Most folks associate deep cleaning with the spring season. The new year has come and gone, and that seems like the perfect-time to tackle all the projects that have been postponed for a while. Magazine articles, blogs, and talk shows share tips to really tackle the big to-do items. Organize this! Deep clean that! Purge, discard, and then fold and stack a certain way to maximize efficiency! The concept of “spring cleaning” is often daunting and dreaded; when a project seems too large to manage, it often feels less stressful to put it off until a later date.
However, some of the chores only feel like a big deal; if done routinely, a few minutes here and there can keep things fresh all year long, eliminating the need for a massive springtime undertaking. Remembering to take care of appliances and parts of the home that often do not receive day-to-day attention can make a big difference, resulting in better smelling laundry, fresher foods, fewer symptoms of environmental allergies, and a better overall mood.
Very few household sanitization projects should be done annually, so get into the habit of regular maintenance year round using common household ingredients and simple methods. Say “no” to spring cleaning, and “yes” to regular maintenance! In this third installment of Oops! Should that get Cleaned?, discover how often to clean major appliances and fixtures. Refer to parts one and two for information on other machines and areas in your home that may need deep sanitation.
THE GARBAGE DISPOSAL
Perhaps you tend to your garbage disposal only when you are sure that the suspicious lurking smell is originating there, but did you know you should really pay it some attention weekly even if no lingering odor exists? Taking care of the drain routinely helps prevent the slow build-up of mild stenches.
While the lemon/ice/salt method is a time-tested way to clean the hidden drain appliance and get rid of odors, consider adding an extra step first that uses baking soda and vinegar. Without any water running in the sink and the disposal off, pour half a cup of soda down the drain. Then add one cup of vinegar, letting the mixture fizz up. While the concoction continues to bubble, boil some water (an electric kettle is great for making this happen quickly) and pour it into the mixture frothing in the drain.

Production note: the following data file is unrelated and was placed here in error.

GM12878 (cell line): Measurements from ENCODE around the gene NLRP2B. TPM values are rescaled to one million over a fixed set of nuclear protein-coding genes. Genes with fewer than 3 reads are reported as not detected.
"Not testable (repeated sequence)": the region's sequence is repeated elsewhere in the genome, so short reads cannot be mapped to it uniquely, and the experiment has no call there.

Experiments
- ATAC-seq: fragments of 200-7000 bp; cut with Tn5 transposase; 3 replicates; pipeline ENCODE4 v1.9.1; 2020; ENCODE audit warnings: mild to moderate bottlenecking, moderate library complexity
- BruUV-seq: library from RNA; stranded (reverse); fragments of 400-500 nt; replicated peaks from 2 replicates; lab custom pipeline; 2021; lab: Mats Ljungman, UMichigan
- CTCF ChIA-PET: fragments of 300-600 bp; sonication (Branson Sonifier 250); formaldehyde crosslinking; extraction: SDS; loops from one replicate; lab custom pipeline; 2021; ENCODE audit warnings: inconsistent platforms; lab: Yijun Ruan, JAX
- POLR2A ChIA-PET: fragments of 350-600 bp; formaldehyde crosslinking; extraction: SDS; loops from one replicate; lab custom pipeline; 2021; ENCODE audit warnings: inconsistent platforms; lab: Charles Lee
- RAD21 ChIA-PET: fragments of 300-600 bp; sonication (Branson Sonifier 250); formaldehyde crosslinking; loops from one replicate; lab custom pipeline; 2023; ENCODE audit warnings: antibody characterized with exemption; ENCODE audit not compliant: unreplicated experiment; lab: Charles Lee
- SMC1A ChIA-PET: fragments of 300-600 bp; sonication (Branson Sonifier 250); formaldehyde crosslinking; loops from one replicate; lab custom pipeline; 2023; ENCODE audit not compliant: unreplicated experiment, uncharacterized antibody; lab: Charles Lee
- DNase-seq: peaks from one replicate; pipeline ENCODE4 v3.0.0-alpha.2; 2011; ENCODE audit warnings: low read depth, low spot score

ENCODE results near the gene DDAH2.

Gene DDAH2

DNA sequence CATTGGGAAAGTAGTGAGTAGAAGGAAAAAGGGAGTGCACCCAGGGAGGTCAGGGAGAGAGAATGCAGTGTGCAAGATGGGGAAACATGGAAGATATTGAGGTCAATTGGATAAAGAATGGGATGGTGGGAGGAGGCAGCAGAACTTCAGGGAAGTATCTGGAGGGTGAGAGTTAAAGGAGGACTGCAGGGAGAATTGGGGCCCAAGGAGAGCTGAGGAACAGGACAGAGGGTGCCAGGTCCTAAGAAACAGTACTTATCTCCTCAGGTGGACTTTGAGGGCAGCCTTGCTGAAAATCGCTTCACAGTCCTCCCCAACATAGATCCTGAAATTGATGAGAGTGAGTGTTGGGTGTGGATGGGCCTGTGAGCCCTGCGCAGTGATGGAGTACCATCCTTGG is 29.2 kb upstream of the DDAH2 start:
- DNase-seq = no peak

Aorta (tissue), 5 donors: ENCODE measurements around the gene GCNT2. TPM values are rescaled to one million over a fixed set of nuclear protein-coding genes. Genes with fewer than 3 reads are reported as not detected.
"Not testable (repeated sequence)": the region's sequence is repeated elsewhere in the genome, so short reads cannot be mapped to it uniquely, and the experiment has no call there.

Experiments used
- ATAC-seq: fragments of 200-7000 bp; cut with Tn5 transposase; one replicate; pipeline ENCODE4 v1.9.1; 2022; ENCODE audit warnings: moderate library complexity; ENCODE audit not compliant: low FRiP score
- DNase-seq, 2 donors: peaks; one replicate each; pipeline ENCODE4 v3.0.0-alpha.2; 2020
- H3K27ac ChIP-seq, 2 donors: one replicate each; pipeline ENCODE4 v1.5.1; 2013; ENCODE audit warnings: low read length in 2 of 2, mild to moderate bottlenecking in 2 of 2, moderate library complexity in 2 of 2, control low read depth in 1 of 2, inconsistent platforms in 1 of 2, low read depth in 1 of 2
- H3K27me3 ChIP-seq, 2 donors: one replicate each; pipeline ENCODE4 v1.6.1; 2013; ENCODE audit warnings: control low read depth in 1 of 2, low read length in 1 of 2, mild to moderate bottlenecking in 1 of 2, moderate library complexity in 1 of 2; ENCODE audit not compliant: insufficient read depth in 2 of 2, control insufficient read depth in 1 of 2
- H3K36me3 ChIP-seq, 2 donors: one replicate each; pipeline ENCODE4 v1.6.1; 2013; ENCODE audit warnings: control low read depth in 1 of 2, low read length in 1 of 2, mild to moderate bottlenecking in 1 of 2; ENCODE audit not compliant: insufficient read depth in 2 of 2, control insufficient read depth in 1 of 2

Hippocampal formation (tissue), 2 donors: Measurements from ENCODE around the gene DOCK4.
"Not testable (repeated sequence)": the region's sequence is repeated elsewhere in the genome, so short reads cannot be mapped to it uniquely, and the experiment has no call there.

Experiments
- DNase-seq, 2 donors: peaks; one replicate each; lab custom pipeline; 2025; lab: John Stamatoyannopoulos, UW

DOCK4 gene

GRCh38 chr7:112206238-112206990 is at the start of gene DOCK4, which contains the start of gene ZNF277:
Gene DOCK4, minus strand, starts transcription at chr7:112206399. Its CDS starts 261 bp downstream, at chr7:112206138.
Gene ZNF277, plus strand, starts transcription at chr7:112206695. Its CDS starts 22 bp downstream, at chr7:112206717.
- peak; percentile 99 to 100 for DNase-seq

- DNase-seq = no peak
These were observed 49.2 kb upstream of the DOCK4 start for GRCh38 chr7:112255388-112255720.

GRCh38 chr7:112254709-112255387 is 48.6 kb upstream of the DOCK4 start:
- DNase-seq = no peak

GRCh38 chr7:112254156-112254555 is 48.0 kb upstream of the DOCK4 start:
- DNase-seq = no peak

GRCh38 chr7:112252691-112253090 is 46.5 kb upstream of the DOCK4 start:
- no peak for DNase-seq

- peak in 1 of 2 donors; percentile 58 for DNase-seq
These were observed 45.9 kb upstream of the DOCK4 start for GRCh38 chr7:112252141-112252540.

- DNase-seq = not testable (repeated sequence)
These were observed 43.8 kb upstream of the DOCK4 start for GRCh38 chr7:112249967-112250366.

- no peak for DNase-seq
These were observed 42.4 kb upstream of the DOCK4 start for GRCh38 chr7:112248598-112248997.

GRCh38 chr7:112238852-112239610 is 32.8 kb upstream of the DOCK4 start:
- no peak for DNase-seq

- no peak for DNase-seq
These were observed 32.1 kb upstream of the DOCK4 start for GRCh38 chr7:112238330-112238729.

Next, use the age-old lemon/ice/salt method. Fill the disposal with ice cubes, and add a cup of salt (the coarser the better, but any salt can work). Run cold water down the drain with the disposal on until all the ice is gone. The salt and ice will help loosen the grime while the water washes it away. With the disposal still on and the water still running, place your pieces of lemon (or lime or orange if that is what you have) in the drain one at a time. The citrus will deodorize the disposal and leave a lingering clean scent.
A clogged vacuum filter can often mean you are spreading dust and debris all over the house. Those beautiful lines of housekeeping evidence do not mean it is actually cleaning. While vacuuming is a chore, cleaning out a vacuum is certainly a less exciting chore. However, it is important to keep your vacuum in great shape so that it performs its job better and longer.